The Second Battle of Cahuenga Pass/Battle of Providencia
1976 depiction of battle
Monument as it looks today
One of three plaques on monument. This one is for the Battle of Providencia
Marker for Treaty of Cahuenga.
Backstory and Context
Alta California, for three centuries a territorial province of Spain, had been under Mexican control since 1821. By the 1840s native born Californios grew angry that the Mexican government continued to choose Mexican-born governors. In 1842, it appointed Manuel Micheltorena, who proved very unpopular. By 1844, a revolt began, culminating in the Battle of Providencia.
In spite of an extensive artillery barrage battle casualties were similarly slight as in the first Battle of Cahuenga Pass, being limited to one horse and one mule.
In the battle's wake Micheltorena withdrew his forces and ceded the governorship to Pio Pico, a 1st generation Californio born at Mission San Gabriel Arcangel in modern day San Gabriel. Pico would go down in history, controversially, for his role is selling all California mission lands and structures, gaining wealth, as American forces swept through California and he chose not to resist.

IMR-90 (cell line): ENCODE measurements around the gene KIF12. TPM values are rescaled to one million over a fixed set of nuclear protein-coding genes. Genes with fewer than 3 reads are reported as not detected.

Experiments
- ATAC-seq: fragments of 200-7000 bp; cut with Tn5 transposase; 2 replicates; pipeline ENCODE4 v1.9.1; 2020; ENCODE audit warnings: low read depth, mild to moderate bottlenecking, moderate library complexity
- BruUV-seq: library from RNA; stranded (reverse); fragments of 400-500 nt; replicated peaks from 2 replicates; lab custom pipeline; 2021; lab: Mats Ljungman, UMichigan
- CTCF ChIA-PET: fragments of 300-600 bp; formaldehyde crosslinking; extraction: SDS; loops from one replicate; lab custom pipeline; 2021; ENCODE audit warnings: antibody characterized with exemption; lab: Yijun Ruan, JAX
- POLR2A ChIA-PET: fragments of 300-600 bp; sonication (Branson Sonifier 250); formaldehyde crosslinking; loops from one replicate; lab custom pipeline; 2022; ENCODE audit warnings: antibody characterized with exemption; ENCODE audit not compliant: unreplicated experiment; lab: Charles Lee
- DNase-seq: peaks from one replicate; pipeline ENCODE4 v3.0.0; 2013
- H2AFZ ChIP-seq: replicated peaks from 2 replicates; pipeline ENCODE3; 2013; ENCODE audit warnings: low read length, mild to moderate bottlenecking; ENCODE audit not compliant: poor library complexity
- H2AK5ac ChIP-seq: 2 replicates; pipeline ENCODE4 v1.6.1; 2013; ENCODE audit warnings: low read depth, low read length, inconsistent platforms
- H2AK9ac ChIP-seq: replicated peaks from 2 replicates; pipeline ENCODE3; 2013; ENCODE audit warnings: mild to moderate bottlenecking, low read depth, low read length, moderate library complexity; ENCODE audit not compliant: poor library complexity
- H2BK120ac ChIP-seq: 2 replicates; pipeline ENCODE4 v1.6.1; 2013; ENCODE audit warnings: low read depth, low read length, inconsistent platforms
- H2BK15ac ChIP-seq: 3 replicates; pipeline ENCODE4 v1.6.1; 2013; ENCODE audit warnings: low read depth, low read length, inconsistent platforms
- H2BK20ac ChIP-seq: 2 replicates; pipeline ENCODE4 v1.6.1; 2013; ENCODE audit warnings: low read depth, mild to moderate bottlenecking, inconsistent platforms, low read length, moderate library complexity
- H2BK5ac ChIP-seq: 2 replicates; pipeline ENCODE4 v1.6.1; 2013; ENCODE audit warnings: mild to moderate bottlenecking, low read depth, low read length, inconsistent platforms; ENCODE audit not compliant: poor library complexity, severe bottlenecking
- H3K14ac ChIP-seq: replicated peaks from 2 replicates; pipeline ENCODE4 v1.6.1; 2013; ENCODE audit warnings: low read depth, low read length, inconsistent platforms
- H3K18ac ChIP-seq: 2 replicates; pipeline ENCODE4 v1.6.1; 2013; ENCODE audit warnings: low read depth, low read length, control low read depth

The monument for this battle also commemorates the burial of James Boon Lankershim, Missouri-native that moved to the area and soon founded the Los Angeles Flour and Milling Co. and was once a president of Main Street Savings Bank. He requested his ashes be here after his death. The marker also denotes that 1.5 miles north of monument location, was were the Treaty of Cahuenga was passed. Monument is located on hiking roads of the Briar Summit Open Space Reserve